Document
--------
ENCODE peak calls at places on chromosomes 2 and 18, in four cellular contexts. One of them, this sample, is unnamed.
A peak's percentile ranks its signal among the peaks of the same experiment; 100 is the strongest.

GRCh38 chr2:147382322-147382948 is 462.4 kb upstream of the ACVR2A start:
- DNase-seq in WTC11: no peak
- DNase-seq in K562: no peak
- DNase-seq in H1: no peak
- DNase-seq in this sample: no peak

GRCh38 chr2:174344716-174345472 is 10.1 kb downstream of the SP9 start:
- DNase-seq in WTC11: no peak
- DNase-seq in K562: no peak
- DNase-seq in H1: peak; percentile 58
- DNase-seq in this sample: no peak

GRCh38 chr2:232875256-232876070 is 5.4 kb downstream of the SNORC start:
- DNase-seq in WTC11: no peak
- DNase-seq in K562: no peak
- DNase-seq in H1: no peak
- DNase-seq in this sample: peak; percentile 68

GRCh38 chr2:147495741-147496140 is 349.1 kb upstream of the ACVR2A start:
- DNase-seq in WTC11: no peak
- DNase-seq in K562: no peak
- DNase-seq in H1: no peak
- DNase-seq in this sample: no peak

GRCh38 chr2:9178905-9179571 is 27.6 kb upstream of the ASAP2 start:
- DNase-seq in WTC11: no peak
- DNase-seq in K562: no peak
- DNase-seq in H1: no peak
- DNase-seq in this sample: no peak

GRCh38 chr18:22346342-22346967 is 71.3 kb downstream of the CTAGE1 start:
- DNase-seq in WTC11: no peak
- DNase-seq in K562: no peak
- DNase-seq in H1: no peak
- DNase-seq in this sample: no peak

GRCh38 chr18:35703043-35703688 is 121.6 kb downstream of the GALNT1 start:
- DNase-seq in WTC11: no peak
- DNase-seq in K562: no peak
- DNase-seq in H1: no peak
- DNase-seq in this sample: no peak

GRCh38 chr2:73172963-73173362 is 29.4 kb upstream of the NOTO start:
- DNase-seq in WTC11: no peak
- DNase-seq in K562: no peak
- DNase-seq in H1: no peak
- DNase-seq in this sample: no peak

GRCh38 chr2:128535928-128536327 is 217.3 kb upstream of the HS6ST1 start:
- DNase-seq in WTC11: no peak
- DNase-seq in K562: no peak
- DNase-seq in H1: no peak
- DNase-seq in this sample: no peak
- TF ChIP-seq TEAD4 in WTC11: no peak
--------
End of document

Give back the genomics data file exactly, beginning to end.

ENCODE peak calls at places on chromosomes 2 and 18, in four cellular contexts. One of them, this sample, is unnamed.
A peak's percentile ranks its signal among the peaks of the same experiment; 100 is the strongest.

GRCh38 chr2:147382322-147382948 is 462.4 kb upstream of the ACVR2A start:
- DNase-seq in WTC11: no peak
- DNase-seq in K562: no peak
- DNase-seq in H1: no peak
- DNase-seq in this sample: no peak

GRCh38 chr2:174344716-174345472 is 10.1 kb downstream of the SP9 start:
- DNase-seq in WTC11: no peak
- DNase-seq in K562: no peak
- DNase-seq in H1: peak; percentile 58
- DNase-seq in this sample: no peak

GRCh38 chr2:232875256-232876070 is 5.4 kb downstream of the SNORC start:
- DNase-seq in WTC11: no peak
- DNase-seq in K562: no peak
- DNase-seq in H1: no peak
- DNase-seq in this sample: peak; percentile 68

GRCh38 chr2:147495741-147496140 is 349.1 kb upstream of the ACVR2A start:
- DNase-seq in WTC11: no peak
- DNase-seq in K562: no peak
- DNase-seq in H1: no peak
- DNase-seq in this sample: no peak

GRCh38 chr2:9178905-9179571 is 27.6 kb upstream of the ASAP2 start:
- DNase-seq in WTC11: no peak
- DNase-seq in K562: no peak
- DNase-seq in H1: no peak
- DNase-seq in this sample: no peak

GRCh38 chr18:22346342-22346967 is 71.3 kb downstream of the CTAGE1 start:
- DNase-seq in WTC11: no peak
- DNase-seq in K562: no peak
- DNase-seq in H1: no peak
- DNase-seq in this sample: no peak

GRCh38 chr18:35703043-35703688 is 121.6 kb downstream of the GALNT1 start:
- DNase-seq in WTC11: no peak
- DNase-seq in K562: no peak
- DNase-seq in H1: no peak
- DNase-seq in this sample: no peak

GRCh38 chr2:73172963-73173362 is 29.4 kb upstream of the NOTO start:
- DNase-seq in WTC11: no peak
- DNase-seq in K562: no peak
- DNase-seq in H1: no peak
- DNase-seq in this sample: no peak

GRCh38 chr2:128535928-128536327 is 217.3 kb upstream of the HS6ST1 start:
- DNase-seq in WTC11: no peak
- DNase-seq in K562: no peak
- DNase-seq in H1: no peak
- DNase-seq in this sample: no peak
- TF ChIP-seq TEAD4 in WTC11: no peak